Thousands of years ago, the southern part of Colombia was home to a mysterious civilization. This civilization built several burial mounds in which they placed beautiful statues. I’ve been here a few times and I still can’t believe it’s so quiet here. Why is this place not visited more often? And how is it that we know so little about this culture and archaeological site? In this article I’m taking you on a journey to the mysterious statues and tombs of San Agustín, Colombia.
The archaeological site of San Agustín in Colombia
On a 10-minute drive from the town of San Augustín in Colombia you will find the archaeological zone of San Agustín, located in the Magdalena valley. Here you can visit the most important burial mounds, tombs and statues. For a long time, it was a risky area because of the guerrilla battle. Nowadays, it’s perfectly safe to visit. But make sure to be informed about the latest situations in advance. The complex, consists of 4 meseta’s (or terraces), a sculpture forest, ceremonial baths, a viewpoint and a museum.
Most of the sculptures have been examined for years, and there are theories and stories behind all of them. But no information has been confirmed. Something what will make your visit even more interesting. It will make you think and wonder a lot! It can be nice to go on a guided tour, as guides are often archaeologists and can tell you more about these sculptures and theories surrounding them.
Terraces A, B, C and D consist of clusters of tombs and statues. The statues refer to former situations of daily life, the culture and religious rituals, symbolizing life, death, fertility and forces of nature. These statues provide information about people in these tombs. For example, a burial mound with statues of a shaman or warrior indicates that an important leader was buried here, because he needed the best possible protection.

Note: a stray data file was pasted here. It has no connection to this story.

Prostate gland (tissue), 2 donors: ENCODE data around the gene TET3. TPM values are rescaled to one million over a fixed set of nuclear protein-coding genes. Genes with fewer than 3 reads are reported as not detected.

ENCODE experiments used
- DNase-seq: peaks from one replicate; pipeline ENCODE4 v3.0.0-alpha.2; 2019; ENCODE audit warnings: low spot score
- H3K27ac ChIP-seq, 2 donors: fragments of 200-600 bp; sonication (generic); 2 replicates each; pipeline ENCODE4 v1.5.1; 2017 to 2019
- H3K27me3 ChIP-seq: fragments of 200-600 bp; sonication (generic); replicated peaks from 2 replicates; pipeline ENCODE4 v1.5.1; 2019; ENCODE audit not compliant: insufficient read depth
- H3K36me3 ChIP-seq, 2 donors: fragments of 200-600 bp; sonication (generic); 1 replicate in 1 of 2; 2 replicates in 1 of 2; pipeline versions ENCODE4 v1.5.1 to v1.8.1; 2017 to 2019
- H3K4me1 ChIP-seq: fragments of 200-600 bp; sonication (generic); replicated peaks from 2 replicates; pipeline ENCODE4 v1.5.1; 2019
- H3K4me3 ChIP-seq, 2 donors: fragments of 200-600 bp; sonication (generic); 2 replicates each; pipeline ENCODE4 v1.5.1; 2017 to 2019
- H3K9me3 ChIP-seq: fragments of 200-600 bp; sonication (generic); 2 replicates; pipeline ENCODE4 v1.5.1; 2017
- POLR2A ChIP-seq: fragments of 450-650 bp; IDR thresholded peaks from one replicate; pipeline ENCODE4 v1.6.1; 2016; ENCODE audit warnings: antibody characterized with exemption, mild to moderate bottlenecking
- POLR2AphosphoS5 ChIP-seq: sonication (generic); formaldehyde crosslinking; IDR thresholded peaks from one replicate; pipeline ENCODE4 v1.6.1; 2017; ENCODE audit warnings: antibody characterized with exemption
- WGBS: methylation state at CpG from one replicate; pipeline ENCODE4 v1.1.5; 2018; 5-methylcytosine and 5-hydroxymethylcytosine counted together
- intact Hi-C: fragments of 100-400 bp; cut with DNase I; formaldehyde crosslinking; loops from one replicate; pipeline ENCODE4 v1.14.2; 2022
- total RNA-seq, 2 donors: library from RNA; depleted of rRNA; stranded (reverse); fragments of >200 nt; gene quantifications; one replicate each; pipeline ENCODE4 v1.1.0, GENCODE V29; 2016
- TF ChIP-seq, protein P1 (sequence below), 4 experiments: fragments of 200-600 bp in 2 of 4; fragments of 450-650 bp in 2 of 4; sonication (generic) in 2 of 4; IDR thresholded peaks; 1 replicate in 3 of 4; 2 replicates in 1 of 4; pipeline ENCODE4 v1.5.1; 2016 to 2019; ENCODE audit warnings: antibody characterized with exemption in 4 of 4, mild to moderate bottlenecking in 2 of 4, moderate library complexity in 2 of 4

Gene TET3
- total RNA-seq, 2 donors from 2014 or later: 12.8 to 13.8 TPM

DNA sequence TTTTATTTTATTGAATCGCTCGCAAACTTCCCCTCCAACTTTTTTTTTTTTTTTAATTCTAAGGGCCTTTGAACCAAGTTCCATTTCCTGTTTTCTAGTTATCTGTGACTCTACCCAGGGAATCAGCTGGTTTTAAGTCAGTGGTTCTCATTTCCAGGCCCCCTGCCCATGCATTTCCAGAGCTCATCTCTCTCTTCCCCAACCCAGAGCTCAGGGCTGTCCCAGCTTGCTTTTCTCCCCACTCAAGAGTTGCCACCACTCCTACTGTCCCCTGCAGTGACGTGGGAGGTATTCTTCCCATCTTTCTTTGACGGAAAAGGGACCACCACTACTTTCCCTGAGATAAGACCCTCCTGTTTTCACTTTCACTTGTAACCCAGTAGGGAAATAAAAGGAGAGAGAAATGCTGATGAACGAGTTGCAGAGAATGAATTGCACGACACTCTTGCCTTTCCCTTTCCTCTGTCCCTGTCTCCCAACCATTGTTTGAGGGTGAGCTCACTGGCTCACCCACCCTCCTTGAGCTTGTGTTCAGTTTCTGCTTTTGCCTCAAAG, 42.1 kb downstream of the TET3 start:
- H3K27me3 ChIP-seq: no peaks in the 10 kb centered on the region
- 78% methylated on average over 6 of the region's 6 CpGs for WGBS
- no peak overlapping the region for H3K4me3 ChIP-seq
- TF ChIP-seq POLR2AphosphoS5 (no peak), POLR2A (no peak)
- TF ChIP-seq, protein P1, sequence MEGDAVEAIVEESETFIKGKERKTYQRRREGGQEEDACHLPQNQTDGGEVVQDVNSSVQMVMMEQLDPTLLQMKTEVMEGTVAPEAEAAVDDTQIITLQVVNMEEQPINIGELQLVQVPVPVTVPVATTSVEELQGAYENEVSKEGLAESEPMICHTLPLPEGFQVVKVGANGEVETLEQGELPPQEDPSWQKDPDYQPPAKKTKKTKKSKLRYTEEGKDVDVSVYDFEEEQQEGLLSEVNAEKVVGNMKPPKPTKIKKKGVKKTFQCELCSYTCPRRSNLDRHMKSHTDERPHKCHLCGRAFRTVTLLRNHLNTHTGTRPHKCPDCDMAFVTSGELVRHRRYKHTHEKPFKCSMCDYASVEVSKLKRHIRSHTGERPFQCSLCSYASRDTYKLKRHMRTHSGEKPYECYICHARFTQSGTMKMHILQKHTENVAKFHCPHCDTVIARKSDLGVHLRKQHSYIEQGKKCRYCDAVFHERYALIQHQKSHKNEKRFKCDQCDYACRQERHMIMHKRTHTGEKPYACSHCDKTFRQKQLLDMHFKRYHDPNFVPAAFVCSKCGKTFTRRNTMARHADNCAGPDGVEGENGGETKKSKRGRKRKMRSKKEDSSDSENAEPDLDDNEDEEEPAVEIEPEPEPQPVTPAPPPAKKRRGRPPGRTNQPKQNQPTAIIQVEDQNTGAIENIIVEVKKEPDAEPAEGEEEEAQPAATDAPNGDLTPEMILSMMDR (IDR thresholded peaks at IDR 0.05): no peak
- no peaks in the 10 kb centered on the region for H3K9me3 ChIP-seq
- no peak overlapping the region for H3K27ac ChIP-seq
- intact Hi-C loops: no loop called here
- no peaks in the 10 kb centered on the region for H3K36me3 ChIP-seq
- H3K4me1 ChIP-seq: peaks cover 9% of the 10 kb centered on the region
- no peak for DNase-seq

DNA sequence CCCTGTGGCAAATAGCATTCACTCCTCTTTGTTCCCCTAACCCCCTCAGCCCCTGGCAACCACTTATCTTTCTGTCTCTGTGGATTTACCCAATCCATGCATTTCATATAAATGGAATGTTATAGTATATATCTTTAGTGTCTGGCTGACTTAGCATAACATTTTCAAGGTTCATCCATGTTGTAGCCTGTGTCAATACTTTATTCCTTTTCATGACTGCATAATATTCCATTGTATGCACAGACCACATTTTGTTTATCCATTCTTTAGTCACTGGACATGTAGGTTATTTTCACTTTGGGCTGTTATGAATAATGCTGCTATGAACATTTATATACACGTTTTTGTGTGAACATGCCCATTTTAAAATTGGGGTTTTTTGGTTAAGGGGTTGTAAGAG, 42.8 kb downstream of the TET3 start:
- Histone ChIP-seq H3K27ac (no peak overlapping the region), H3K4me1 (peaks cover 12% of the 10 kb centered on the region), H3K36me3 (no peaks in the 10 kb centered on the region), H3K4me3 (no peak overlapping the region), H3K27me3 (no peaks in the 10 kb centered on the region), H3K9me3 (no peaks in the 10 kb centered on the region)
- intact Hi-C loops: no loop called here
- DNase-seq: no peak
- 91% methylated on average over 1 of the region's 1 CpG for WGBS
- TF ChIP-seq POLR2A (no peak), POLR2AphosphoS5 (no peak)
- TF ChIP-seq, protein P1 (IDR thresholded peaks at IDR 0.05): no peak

2. Sculpture forest
This is my favorite place! A winding jungle path runs along 35 beautiful sculptures, each having its own characteristics and stories. The shaman for example must have been the leader at the time. He could communicate with the gods and create a connection between people and the world of gods. Since animals, according to Pre-Columbian peoples, have divine qualities, the shaman was therefore depicted partly as a human, and partly as an animal. These kinds of anthropomorphic images can be found everywhere on the site.
3. Fuente de Lavapatas
According to many studies, this bath area must have been a ceremonial site. With the help of the labels and pictures on the wall, you can identify different figures such as snakes, lizards, a shaman and a child’s face. As snakes symbolized fertility, it is thought that this is the place where the elite women gave birth and where ritual baths took place.
4. Uitzichtpunt – Alto de Lavapatas
If you have some energy left, you can hike the Alto de Lavapatas, a 20 minutes walk up the hill. You will find different sculptures and tombs. But the most beautiful thing is the 360 view on the surroundings.
At the entrance, you will find a museum presenting, more information about this mysterious civilization. A number of original artifacts can be found here as well. The actual site offers little information, which is why I would recommend visiting the museum if you plan to visit the site without a guide.
Do you want to discover more statues in the surrounding?
In the surroundings of San Agustín you can also visit sites such as la Chaquira, El Tablon and La Pelota on horseback. Here you will also find a number of sculptures, and the coffee and fruit plantations you’ll discover on the way there makes the trip even more worthwhile. If you really want to immerse yourself in this culture, you should take a car up to Isnos to visit Alto de Los Idolos and Alto de Los Piedras.
How to reach San Agustín?
From the town of San Agustín, you can reach the archaeological site within 10 minutes. The best is to take a taxi or botorbike. San Agustín has 40,000 inhabitants, several restaurants and hotels and is located at 1700 m altitude in the province of Huila.
What to bring?
- solid shoes, the trails can be slippery
- mosquito protection
- money for the entrance fee
Do you want to learn more about this culture and sculptures?
Are you planning to also visit Bogotá? Read all about it in this article.
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